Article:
Wnt Signals and Imaging Tissue Renewal in the Human Colonic Epithelium

Bigwood, L. (2013) Wnt Signals and Imaging Tissue Renewal in the Human Colonic Epithelium. Masters thesis, University of East Anglia.

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Abstract

Background The human intestinal epithelium is one of the most rapidly renewing tissues in the mammalian body, with 10 billion cells being shed from its surface every day. Renewal of the intestinal epithelium takes place at the base of flask-like epithelial invaginations known as crypts. Within these crypts reside a stem cell population that continuously repopulates the epithelium with all of its specialised cell lineages. Many signalling pathways are involved in the regulation of these activities, the predominant one being the canonical Wnt signalling pathway. The Wnt signalling pathway is known to be dysregulated in many cancers and has been posed as a potential therapeutic target in such conditions.
Objective To investigate the status of canonical Wnt signalling in human colonic crypts and assess the regulation of crypt cell proliferation and migration in the context of tissue renewal.
Design In the first instance, the status of the canonical Wnt signalling pathway in relation to the proliferation hierarchy was characterised in native human colonic crypts. The functional link between canonical Wnt signals and regulation of human colonic crypt cell renewal was investigated using near-native, cultured human colonic crypts. Live intact human colonic crypts were isolated from mucosal tissue samples and placed into 3D culture in which conditions were optimised for steady-state tissue renewal. Crypts were observed either in control conditions, stimulated with Wnt3a or denied Wnt exposure due to the presence of its antagonist Dkk1. From these observations, it was possible to determine the effect of Wnt signalling on crypt cell kinetics.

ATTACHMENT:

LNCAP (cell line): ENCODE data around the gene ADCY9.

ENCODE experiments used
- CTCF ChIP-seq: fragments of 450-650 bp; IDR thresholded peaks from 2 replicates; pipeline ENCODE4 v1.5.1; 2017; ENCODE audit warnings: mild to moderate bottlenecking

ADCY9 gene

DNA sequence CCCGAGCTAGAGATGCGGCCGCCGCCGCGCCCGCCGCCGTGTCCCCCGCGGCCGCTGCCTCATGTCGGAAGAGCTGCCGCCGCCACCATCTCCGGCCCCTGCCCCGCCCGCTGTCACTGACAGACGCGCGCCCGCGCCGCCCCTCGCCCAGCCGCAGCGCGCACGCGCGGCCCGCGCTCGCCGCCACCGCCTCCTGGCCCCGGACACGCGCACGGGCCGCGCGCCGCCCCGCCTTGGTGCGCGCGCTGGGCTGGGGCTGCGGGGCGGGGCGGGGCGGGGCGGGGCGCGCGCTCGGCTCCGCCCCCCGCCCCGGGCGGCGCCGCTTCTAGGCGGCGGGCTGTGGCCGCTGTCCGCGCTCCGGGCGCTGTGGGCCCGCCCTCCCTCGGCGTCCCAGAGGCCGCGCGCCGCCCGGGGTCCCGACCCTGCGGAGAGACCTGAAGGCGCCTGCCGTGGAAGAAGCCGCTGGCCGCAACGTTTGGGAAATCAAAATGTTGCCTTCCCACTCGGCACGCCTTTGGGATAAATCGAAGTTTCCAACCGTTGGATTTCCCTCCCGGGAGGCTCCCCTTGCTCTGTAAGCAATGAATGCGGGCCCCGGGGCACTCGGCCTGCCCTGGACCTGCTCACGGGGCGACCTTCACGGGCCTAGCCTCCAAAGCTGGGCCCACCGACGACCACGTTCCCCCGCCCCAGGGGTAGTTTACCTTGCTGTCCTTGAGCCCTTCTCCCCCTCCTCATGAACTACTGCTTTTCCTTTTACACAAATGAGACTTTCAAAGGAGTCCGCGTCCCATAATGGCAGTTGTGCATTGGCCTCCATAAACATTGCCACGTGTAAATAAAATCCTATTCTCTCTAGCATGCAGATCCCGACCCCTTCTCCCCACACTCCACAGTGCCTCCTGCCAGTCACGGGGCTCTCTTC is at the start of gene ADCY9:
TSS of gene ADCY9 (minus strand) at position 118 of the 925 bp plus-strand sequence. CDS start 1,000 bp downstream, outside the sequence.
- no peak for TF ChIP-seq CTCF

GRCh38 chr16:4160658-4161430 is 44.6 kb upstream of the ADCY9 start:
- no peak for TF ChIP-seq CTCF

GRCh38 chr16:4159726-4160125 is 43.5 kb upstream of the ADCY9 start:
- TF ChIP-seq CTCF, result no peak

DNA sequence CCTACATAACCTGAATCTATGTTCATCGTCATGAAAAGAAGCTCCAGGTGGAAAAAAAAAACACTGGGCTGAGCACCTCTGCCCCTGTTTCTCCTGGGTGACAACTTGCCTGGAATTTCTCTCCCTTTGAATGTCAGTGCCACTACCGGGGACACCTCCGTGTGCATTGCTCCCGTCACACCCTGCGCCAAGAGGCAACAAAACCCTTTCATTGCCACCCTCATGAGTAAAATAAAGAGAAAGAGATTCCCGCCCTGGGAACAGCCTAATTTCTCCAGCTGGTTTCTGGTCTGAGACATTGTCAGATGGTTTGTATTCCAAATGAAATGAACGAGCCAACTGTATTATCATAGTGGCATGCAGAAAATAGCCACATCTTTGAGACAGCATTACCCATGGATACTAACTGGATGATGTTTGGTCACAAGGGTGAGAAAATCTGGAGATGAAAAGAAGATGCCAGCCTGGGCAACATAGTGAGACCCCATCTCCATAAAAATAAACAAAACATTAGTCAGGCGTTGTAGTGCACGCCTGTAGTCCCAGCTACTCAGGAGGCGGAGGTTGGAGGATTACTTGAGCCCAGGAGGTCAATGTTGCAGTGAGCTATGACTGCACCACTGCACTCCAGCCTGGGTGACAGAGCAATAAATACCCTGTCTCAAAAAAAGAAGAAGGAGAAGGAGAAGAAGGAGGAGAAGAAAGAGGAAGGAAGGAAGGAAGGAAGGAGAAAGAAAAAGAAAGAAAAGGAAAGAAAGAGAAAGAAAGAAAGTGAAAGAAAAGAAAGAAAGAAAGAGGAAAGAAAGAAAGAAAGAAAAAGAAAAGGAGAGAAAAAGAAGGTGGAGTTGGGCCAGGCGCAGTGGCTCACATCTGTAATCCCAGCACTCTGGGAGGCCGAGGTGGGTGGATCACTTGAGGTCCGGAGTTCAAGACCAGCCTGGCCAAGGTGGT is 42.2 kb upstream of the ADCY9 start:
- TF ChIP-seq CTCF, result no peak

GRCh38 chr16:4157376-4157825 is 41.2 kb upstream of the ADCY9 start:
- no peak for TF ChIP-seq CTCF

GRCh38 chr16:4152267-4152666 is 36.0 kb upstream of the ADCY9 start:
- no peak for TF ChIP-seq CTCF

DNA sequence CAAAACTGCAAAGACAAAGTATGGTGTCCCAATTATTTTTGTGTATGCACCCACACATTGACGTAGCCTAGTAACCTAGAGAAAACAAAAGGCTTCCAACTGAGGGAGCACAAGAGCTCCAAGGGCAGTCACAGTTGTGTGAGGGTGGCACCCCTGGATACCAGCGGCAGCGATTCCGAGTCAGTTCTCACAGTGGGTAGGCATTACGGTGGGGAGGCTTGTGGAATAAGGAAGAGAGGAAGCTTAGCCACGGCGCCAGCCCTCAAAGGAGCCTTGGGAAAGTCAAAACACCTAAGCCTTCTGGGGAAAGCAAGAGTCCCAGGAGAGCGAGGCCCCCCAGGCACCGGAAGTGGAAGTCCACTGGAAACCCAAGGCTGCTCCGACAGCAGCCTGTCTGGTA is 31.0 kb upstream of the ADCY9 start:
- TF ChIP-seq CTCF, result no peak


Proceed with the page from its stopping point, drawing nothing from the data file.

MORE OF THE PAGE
Results Cell proliferation and canonical Wnt signalling pathway activity predominated at the base of native human colonic crypts. Colonic crypt morphology was preserved in culture, demonstrated by the presence of goblet cells, enteroendocrine cells and cell polarity. Proliferation in the crypt-base was significantly higher in crypts stimulated with Wnt3a compared to control conditions, although the rate of cell migration between the two groups was not significantly different. The absence of Wnt ligand or the presence of the Wnt inhibitor Dkk1 caused crypts to shrink in length compared to Wnt3a and control groups without affected crypt cell migration.
Conclusions Canonical Wnt signalling is required for steady-state tissue renewal in the human colonic epithelium. Proliferation and migration within the crypt are regulated independently of each other, thus appropriate regulation of cell Cproliferation is constantly required to maintain the crypt cell population.

Item Type: Thesis (Masters)
Faculty \ School: Faculty of Science > School of Biological Sciences
Depositing User: Mia Reeves
Date Deposited: 12 Jun 2014 13:30
Last Modified: 12 Jun 2014 13:30
URI: https://ueaeprints.uea.ac.uk/id/eprint/48757
DOI:

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